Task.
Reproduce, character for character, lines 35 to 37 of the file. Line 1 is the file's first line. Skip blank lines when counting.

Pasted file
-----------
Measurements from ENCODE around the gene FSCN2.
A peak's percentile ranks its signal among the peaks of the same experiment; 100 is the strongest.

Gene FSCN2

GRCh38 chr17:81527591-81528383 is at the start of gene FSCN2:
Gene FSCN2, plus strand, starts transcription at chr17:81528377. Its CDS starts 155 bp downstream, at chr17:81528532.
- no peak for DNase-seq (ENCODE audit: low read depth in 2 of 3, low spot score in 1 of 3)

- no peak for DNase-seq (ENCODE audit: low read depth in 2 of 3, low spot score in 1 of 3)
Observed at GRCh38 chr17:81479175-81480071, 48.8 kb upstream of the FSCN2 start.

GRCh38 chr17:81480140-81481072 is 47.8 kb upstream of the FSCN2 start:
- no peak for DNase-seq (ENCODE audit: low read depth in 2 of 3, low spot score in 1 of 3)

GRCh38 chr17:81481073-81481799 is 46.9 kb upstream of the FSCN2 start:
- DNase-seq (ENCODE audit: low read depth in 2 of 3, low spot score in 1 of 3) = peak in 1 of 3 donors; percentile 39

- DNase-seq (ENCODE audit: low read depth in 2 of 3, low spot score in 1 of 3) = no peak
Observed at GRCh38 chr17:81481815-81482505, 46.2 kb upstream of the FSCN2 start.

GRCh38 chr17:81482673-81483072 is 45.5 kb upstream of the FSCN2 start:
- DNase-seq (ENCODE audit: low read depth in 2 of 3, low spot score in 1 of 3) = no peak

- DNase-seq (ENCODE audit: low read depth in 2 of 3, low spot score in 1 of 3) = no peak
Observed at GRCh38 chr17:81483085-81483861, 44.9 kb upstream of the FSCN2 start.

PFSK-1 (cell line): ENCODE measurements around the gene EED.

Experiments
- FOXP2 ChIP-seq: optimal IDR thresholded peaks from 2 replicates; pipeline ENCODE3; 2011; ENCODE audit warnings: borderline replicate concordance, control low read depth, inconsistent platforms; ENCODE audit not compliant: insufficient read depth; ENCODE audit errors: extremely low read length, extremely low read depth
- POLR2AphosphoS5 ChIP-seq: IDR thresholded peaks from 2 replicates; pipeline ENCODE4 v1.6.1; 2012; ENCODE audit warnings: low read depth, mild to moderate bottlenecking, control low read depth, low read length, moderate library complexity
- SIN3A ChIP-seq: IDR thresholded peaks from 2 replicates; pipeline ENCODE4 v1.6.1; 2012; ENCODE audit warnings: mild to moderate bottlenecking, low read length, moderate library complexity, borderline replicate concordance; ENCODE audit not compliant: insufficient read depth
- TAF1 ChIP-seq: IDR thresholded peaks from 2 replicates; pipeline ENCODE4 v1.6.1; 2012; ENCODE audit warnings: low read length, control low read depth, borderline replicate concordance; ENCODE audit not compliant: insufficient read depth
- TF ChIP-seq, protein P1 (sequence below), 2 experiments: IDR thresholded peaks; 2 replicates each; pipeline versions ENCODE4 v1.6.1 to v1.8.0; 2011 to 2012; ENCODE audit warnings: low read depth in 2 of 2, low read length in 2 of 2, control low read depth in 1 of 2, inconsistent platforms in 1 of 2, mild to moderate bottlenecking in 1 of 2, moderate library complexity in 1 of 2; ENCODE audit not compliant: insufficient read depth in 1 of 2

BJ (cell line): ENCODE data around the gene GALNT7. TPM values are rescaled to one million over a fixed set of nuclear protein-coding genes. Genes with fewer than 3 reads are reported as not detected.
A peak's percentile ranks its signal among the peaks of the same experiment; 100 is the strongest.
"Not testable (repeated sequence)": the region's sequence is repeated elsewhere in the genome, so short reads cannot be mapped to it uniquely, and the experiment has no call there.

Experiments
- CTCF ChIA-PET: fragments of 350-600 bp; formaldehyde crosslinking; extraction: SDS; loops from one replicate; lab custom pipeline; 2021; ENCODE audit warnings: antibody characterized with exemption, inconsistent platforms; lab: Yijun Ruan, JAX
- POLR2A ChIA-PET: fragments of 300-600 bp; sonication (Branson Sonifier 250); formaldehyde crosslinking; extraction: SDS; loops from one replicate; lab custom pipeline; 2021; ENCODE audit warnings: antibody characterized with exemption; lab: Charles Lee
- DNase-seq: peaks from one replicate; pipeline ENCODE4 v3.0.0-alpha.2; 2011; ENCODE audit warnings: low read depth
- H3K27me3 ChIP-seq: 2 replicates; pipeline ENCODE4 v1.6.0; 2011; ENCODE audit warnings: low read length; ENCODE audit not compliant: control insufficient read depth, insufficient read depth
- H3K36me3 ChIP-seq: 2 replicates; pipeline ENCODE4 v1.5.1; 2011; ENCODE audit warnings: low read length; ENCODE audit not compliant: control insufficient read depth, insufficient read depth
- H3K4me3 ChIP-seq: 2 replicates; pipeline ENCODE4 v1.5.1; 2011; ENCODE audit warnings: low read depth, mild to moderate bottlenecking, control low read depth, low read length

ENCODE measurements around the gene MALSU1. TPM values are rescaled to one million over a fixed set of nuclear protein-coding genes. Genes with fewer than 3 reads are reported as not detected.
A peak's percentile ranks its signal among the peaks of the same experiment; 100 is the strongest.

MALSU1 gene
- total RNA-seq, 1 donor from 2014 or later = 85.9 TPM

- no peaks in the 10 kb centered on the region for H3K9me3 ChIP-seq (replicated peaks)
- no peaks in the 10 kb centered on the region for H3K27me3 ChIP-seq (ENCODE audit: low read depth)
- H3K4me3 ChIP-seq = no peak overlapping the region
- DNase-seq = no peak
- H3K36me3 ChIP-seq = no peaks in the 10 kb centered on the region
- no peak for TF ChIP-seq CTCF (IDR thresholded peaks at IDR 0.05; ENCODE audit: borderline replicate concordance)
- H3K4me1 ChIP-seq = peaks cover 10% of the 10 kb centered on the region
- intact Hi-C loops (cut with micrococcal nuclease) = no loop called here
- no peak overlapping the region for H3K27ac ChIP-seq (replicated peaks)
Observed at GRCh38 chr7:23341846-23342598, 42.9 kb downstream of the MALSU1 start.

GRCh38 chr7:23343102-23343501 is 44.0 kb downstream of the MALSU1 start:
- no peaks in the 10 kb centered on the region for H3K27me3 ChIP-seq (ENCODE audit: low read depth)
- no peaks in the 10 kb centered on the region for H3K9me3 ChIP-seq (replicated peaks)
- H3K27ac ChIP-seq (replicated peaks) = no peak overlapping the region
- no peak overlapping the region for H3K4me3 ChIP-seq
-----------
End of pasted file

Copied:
- H3K4me3 ChIP-seq: 2 replicates; pipeline ENCODE4 v1.5.1; 2011; ENCODE audit warnings: low read depth, mild to moderate bottlenecking, control low read depth, low read length

ENCODE measurements around the gene MALSU1. TPM values are rescaled to one million over a fixed set of nuclear protein-coding genes. Genes with fewer than 3 reads are reported as not detected.
A peak's percentile ranks its signal among the peaks of the same experiment; 100 is the strongest.